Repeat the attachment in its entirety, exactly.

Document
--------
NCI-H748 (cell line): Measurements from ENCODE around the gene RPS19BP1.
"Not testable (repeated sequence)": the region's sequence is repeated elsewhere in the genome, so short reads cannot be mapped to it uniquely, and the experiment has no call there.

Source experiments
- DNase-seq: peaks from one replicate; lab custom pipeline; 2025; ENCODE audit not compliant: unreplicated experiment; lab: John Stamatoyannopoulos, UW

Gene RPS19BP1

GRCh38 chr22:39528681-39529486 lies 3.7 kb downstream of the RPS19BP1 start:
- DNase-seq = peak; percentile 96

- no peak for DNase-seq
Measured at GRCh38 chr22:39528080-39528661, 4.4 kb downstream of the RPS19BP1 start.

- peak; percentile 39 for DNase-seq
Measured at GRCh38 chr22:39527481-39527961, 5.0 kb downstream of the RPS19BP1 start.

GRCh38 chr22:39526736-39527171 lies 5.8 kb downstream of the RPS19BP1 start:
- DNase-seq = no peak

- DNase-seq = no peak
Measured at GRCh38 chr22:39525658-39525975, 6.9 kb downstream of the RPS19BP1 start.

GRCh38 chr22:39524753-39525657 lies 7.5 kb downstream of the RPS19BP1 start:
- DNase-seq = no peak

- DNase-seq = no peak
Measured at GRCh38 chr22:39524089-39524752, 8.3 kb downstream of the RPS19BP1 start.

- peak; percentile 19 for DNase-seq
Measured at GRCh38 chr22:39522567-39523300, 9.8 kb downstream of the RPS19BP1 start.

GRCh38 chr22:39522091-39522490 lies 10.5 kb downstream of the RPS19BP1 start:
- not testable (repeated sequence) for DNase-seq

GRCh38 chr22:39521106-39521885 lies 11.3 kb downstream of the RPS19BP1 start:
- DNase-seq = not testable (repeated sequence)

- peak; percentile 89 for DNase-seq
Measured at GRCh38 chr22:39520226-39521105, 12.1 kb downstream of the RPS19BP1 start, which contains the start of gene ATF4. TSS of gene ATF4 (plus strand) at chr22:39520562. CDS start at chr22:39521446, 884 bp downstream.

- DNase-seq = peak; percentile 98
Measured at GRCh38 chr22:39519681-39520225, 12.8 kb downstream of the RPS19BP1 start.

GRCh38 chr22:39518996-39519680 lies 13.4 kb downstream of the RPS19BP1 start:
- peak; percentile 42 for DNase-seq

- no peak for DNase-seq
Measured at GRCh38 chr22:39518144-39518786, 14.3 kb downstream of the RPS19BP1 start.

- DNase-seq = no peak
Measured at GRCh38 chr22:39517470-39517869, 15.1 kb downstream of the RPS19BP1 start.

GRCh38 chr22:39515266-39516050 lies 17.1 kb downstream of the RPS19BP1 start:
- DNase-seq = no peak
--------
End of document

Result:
NCI-H748 (cell line): Measurements from ENCODE around the gene RPS19BP1.
"Not testable (repeated sequence)": the region's sequence is repeated elsewhere in the genome, so short reads cannot be mapped to it uniquely, and the experiment has no call there.

Source experiments
- DNase-seq: peaks from one replicate; lab custom pipeline; 2025; ENCODE audit not compliant: unreplicated experiment; lab: John Stamatoyannopoulos, UW

Gene RPS19BP1

GRCh38 chr22:39528681-39529486 lies 3.7 kb downstream of the RPS19BP1 start:
- DNase-seq = peak; percentile 96

- no peak for DNase-seq
Measured at GRCh38 chr22:39528080-39528661, 4.4 kb downstream of the RPS19BP1 start.

- peak; percentile 39 for DNase-seq
Measured at GRCh38 chr22:39527481-39527961, 5.0 kb downstream of the RPS19BP1 start.

GRCh38 chr22:39526736-39527171 lies 5.8 kb downstream of the RPS19BP1 start:
- DNase-seq = no peak

- DNase-seq = no peak
Measured at GRCh38 chr22:39525658-39525975, 6.9 kb downstream of the RPS19BP1 start.

GRCh38 chr22:39524753-39525657 lies 7.5 kb downstream of the RPS19BP1 start:
- DNase-seq = no peak

- DNase-seq = no peak
Measured at GRCh38 chr22:39524089-39524752, 8.3 kb downstream of the RPS19BP1 start.

- peak; percentile 19 for DNase-seq
Measured at GRCh38 chr22:39522567-39523300, 9.8 kb downstream of the RPS19BP1 start.

GRCh38 chr22:39522091-39522490 lies 10.5 kb downstream of the RPS19BP1 start:
- not testable (repeated sequence) for DNase-seq

GRCh38 chr22:39521106-39521885 lies 11.3 kb downstream of the RPS19BP1 start:
- DNase-seq = not testable (repeated sequence)

- peak; percentile 89 for DNase-seq
Measured at GRCh38 chr22:39520226-39521105, 12.1 kb downstream of the RPS19BP1 start, which contains the start of gene ATF4. TSS of gene ATF4 (plus strand) at chr22:39520562. CDS start at chr22:39521446, 884 bp downstream.

- DNase-seq = peak; percentile 98
Measured at GRCh38 chr22:39519681-39520225, 12.8 kb downstream of the RPS19BP1 start.

GRCh38 chr22:39518996-39519680 lies 13.4 kb downstream of the RPS19BP1 start:
- peak; percentile 42 for DNase-seq

- no peak for DNase-seq
Measured at GRCh38 chr22:39518144-39518786, 14.3 kb downstream of the RPS19BP1 start.

- DNase-seq = no peak
Measured at GRCh38 chr22:39517470-39517869, 15.1 kb downstream of the RPS19BP1 start.

GRCh38 chr22:39515266-39516050 lies 17.1 kb downstream of the RPS19BP1 start:
- DNase-seq = no peak